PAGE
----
…and, in particular, to whom the money is going. It's one thing entirely to question "ridiculous" amounts of money going to those (often, but not always, from disadvantaged communities) getting paid ridiculous amounts of money to play a child's game; it's another entirely to question sport franchises as an investment by the… ethically, intellectually, and emotionally disadvantaged. Application of this contrast to the context of the WGA strike is simply not being attempted — especially concerning the sums going not to the investors but to the brilliant minds (and warped tastes) that gave us this and cancelled this.
- One of the problems with sport — or anything else in the entertainment industry — is that failure at one's first effort far more often than not leads to exclusion and loss of future chances. The obsessive preparation epitomized in sport — but far from unique to it; consider what those "talented" artists and musicians you knew in high school and college are doing today in the arts (or otherwise) — sucks away the opportunity to develop competence in anything else. So, too, does the overemphasis on immediate appreciation and profit built into the funding system that fails to acknowledge that "intellectual property from individual creativity" is a capital investment just as much as "a stack of dead presidents." In the end, it's both the arts and the audience who ends up suffering in both higher prices and bad movies and the rise of artificial distinctions in creativity, although frankly I think most chatbots would have done a better job with the Quantum of Solace script than did the nonwriters and scabs who worked on it (and the writers under inordinate time and budget pressure to fix the mess).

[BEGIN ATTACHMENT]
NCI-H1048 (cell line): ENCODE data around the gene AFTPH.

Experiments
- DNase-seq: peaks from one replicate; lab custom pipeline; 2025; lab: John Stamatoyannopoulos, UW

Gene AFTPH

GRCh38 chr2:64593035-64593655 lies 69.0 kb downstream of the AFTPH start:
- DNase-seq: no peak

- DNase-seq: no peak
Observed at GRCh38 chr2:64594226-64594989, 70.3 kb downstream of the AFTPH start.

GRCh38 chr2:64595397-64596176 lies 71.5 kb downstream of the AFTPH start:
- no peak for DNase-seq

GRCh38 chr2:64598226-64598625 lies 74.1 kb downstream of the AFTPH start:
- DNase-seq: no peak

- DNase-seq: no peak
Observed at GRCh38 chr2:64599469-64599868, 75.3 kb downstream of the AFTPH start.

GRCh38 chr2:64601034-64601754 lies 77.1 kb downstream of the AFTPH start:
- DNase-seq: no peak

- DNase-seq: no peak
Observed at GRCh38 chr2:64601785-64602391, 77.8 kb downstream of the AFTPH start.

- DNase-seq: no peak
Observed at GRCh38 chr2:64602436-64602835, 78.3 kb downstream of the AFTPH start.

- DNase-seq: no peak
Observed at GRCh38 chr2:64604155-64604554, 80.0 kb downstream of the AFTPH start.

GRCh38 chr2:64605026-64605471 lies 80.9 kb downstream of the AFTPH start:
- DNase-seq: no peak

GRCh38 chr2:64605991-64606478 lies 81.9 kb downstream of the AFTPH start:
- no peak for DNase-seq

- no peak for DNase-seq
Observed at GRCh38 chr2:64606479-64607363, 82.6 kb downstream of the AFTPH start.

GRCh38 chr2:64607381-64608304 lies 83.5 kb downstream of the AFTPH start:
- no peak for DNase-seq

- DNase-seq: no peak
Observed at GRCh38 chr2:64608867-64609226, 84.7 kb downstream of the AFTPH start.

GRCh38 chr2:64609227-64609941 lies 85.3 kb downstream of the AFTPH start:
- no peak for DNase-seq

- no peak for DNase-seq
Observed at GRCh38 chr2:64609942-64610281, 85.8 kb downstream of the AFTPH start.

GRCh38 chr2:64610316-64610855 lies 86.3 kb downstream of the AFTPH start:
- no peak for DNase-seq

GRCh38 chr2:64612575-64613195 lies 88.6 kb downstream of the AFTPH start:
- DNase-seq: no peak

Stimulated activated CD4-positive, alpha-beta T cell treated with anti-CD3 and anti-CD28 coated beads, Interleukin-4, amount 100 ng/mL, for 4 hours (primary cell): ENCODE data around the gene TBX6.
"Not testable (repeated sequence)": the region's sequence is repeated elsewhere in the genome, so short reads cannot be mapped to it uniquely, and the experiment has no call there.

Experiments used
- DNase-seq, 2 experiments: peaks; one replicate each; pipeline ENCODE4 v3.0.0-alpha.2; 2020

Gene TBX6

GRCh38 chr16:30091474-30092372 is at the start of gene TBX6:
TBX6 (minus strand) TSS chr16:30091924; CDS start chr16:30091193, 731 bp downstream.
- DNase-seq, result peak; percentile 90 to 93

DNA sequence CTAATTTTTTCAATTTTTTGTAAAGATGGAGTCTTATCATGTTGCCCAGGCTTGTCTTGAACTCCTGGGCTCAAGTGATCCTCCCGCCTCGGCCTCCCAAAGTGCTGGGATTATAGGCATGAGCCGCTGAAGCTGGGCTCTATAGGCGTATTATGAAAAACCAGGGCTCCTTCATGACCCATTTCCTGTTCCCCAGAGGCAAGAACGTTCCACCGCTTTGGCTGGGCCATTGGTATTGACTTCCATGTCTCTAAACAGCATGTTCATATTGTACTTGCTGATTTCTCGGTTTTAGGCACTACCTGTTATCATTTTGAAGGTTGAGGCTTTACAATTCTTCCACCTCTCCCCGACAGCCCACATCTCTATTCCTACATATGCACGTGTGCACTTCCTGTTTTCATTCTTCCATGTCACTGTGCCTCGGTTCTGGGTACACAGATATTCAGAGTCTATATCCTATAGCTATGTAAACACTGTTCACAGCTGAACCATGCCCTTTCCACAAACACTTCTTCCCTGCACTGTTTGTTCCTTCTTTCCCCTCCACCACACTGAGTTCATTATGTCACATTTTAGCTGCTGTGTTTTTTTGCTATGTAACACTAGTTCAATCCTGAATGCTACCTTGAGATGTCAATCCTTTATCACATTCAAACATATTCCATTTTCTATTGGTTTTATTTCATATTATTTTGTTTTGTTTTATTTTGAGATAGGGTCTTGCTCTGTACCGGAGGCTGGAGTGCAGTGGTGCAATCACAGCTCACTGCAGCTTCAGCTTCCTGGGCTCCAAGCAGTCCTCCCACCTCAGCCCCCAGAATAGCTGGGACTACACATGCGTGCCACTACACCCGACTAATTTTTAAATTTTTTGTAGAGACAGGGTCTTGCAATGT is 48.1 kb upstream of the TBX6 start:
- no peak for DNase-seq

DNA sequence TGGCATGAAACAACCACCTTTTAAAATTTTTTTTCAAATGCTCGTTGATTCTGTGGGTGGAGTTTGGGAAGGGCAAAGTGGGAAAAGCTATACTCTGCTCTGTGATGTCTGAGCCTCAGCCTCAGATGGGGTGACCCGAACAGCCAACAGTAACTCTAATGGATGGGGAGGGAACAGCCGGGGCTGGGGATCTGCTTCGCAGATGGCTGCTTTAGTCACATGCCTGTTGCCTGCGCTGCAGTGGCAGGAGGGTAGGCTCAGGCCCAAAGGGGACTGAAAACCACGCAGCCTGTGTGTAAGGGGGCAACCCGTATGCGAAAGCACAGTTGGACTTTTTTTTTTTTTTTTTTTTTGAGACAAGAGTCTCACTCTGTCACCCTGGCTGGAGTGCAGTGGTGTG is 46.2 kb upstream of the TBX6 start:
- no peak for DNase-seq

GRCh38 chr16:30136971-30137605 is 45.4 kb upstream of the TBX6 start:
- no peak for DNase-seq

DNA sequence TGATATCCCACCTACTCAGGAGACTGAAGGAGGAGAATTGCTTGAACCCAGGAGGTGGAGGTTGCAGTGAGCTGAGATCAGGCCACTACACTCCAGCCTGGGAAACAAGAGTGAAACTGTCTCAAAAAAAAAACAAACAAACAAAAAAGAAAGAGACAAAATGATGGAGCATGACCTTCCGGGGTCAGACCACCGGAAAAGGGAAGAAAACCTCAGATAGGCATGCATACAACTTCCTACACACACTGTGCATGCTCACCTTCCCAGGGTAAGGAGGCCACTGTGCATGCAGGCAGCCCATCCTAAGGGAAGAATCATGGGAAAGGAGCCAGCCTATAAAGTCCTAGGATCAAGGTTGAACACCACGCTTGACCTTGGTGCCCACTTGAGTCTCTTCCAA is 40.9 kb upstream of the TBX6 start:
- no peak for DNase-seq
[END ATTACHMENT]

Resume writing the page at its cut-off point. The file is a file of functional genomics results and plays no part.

- This problem is epitomized in the "why do they need to strike?" inquiry that no one is making. The contrast with a third-generation banker's clash with reality is not all that surprising when (a) one considers the pronunciation of his name and whispers "out-of-control Maxwell" in the background and (b) realizes that the bank he just bought is a long-established Bay Area institution whose ad campaigns all sought Undesireables — old, inherited money seeking to avoid paying a fair share of taxes through various "estate-planning" and "wealth-management" efforts — as its customer base.
- The WGA strike also sheds some rather unwelcome light (difracted through a fun-house prism) on art forgery and the perverse incentives that make it profitable — primarily that "a faithful reproduction can't ever be good enough." It's the magic of the arts — the irreplaceability of the original combined with the original's ability to grant the viewer some deeper connection to the artist (which, for some artists, may not be a good thing at all).
- The converse — the purported rule by a different variety of elites — is heavily exposed by how "elite" is measured. With extraordinarily rare exceptions (the Trent Alexander-Arnolds and Marcus Rashfords of the world, and by the way they're also "elite" under these measures now) the "elites" are those who can afford to unduly influence Supreme Court justices. There's plenty of guilt/blame to go around; Justice Thomas shouldn't have accepted these benefits, but even more so they never should have been offered. But elites gonna elite… the only way they know how, because with rare exceptions they're actually undereducated (the diploma is not the education, just as the map is not the territory — and I've got them, so no sour grapes).
- But the judgment of the elites is also reflected in purportedly dropping civics scores, which would be a lot more worrisome if the "civics scores" demonstrated by the actual behavior of the elites were not already asymptotically approaching 2.3K. Of course, those elites are so "elite" that they won't be able to decode the preceding clause (notwithstanding the fancy diplomas)… or question whether the received wisdom being measured actually has all that much to do with "civic virtue" (and it's worth recalling that… individual's… purportedly libertarian-elite education).